I’d planned another kind of day, that day. I’d been running around all weekend, catching up on my errands, post office, dry cleaning, bank, well, driving around, which is exhausting. Because in between each stop, there’s the careful parking and parallel parking, and getting out of the car, and locking the door and walking into the store, and reversing all the steps.
Somehow or other, I’d picked up a copy of “Filmmaker”, the magazine of indie film, and read it pretty much cover to cover, including all the techy specs on cameras and lighting. There was a great piece about Little Children–which was haunting and stimulating when it didn’t go over the top–and a beautiful interview on Fur, the essay of a sort on Diane Arbus’s beginnings as a photographer at age 35. I like Filmmaker because it only selectively writes about what it loves. I hate film magazines that write about mediocre movies or tear down the work of artists. What good does that ever do?
So when I wandered around Borders, I just grabbed all the books about Arbus from the photography collection and read the whole liner notes, spoken in Arbus’s quiet, simple, unassuming voice. They were as haunting as her photographs. Little moments of thinking “yes…yes…that’s exactly how life is. That’s exactly what it feels like”.
I’d found it hard before to understand the reach and pull of Arbus’s photos because they’re not of classically beautiful things. I suppose it depends on the individual but they’re not an “easy wow” like Ansel Adam’s very pre-and post-meditated landscapes (which may not be everyone’s cup of tea either). Dwarves and hermaphrodites, transvestite prostitutes, homeless people, nudists, children with down syndrom, circus freaks. So particular, such utterly specific worlds are Arbus’s, true to what she believed, that the more specific you make a photograph, the more general it will be.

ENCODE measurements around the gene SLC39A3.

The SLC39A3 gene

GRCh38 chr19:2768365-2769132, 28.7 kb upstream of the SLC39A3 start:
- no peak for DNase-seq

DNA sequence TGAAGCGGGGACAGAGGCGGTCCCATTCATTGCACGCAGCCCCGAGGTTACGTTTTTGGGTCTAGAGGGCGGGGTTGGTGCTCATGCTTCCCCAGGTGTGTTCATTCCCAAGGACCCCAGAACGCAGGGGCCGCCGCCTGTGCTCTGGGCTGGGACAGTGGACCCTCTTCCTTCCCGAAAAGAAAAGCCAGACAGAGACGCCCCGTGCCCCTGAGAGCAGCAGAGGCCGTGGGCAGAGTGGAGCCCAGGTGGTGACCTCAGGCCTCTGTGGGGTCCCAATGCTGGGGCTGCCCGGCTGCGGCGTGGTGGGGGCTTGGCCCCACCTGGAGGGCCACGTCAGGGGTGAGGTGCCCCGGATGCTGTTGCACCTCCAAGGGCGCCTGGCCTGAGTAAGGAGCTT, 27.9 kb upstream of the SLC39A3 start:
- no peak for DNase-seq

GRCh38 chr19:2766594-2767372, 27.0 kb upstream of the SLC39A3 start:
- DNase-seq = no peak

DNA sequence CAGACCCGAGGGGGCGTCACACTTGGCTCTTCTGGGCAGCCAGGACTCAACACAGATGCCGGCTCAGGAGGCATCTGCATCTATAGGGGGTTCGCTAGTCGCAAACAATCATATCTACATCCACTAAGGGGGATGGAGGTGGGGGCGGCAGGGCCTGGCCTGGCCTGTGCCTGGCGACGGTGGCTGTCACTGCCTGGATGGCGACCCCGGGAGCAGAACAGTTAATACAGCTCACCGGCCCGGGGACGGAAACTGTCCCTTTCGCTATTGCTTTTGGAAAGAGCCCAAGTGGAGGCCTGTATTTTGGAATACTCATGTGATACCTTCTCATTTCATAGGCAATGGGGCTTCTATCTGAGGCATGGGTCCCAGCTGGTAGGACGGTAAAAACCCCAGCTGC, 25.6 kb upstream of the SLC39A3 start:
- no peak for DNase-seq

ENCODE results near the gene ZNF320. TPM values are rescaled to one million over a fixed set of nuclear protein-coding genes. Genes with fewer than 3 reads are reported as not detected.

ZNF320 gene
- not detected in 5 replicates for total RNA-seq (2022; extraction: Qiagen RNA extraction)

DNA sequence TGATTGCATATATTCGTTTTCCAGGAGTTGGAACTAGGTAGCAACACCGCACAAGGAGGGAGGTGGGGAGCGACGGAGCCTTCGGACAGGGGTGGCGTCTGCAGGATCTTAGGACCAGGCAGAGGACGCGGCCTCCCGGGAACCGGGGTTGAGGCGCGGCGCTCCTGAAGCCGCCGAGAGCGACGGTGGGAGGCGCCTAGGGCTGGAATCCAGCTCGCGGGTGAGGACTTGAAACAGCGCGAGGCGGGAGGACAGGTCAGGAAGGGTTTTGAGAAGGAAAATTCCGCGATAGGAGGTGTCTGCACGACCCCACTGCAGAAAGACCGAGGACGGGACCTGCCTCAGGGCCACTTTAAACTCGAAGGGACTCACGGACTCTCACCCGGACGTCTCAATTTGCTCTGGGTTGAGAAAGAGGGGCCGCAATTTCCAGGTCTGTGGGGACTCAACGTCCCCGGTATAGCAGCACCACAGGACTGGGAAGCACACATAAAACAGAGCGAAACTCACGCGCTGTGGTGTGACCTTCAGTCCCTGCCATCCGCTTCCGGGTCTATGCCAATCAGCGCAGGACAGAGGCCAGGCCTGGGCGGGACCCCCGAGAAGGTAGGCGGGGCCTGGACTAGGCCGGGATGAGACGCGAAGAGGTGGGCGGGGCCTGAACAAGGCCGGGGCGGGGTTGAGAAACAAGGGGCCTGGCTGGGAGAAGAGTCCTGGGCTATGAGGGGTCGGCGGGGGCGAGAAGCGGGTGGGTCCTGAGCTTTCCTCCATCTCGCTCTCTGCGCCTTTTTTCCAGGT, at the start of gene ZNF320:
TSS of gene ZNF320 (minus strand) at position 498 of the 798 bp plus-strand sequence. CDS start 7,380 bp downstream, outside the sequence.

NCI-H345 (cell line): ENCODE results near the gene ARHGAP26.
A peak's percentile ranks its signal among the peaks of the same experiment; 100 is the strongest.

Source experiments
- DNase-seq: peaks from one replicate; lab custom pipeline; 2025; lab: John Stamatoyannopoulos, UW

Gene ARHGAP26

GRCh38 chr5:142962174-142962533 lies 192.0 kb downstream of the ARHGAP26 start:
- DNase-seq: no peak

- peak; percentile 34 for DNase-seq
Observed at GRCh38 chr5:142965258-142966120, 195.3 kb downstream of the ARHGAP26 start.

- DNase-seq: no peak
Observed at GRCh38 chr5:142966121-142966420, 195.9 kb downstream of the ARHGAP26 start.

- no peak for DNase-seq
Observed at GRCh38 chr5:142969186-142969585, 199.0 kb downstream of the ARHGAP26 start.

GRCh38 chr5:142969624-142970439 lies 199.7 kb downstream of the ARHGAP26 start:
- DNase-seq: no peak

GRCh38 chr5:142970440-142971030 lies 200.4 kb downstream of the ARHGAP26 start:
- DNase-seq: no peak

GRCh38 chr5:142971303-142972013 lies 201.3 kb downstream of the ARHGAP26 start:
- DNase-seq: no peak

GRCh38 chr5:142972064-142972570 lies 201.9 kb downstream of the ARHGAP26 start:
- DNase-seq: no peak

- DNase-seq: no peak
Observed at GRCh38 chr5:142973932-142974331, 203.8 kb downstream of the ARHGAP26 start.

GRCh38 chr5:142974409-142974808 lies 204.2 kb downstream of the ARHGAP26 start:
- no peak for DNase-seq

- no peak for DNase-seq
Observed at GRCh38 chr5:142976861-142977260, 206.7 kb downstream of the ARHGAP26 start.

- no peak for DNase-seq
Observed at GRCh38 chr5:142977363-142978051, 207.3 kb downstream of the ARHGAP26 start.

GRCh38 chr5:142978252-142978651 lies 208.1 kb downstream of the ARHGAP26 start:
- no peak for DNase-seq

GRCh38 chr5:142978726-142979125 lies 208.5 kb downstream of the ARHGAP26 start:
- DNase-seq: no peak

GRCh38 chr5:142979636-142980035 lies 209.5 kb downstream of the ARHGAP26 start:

And they are. I found myself looking at the large prints of these photos that were uncomfortable, after having had a tour of Arbus’s vision, and seeing past their representation, deep into what they were saying to me, these people I’d never met or might never meet. She felt a tremendous responsibility, in a sense, to go out and see things and take pictures of them that no one would ever see if she didn’t. And these people who’d been through probably what people would never want to live through–disfiguration, prostitution, abuse–had emerged on the other side, so universal, knowledgeable to everything that is human.
Diane Arbus just gave everyone the tool to stare at the people one always wants to stare at but never dares to because it’s “impolite”. And what happens when you stare at them? You realize what you might have suspected all along, that where you thought it would be monstrous, it isn’t, and you relate to the human condition. You relate, that is the human condition.
What moved me even more was her gutsiness. At 35 she followed her unique, unusual, very quiet inner voice with so much determination. She speaks simply, I can almost hear her voice. Possibly one of the things that stayed with me, was her definition of her inner voice, or the closest she came to it, explaining how she felt she had a corner on something about the quality of things. Seeing them in her own brand of way, or seeing things that no one else in the world would see. And of sometimes, when she saw a picture, hearing a resounding “no, no” inside of her, that told her for certain, “that’s not the way it is”.
I’d never heard an artists voice being carved out so unglamourously. Usually they trace out a vision as grand as the starry sky, something real, something crazy beautiful and grandiose that they have to usher into the world as their great destiny, but not this short passionate woman. She just had this “no” inside of her, and this “private feeling (of) how different it really is” when she would look at photographs and paintings.
Anyway, it really just blew me away, in a quiet, unassuming sort of way, like being the only person who saw that once-in-a-lifetime rainbow, and when everyone else turned around, the sky was just blue, and you just couldn’t explain it.
Except I just wrote a whole post about it.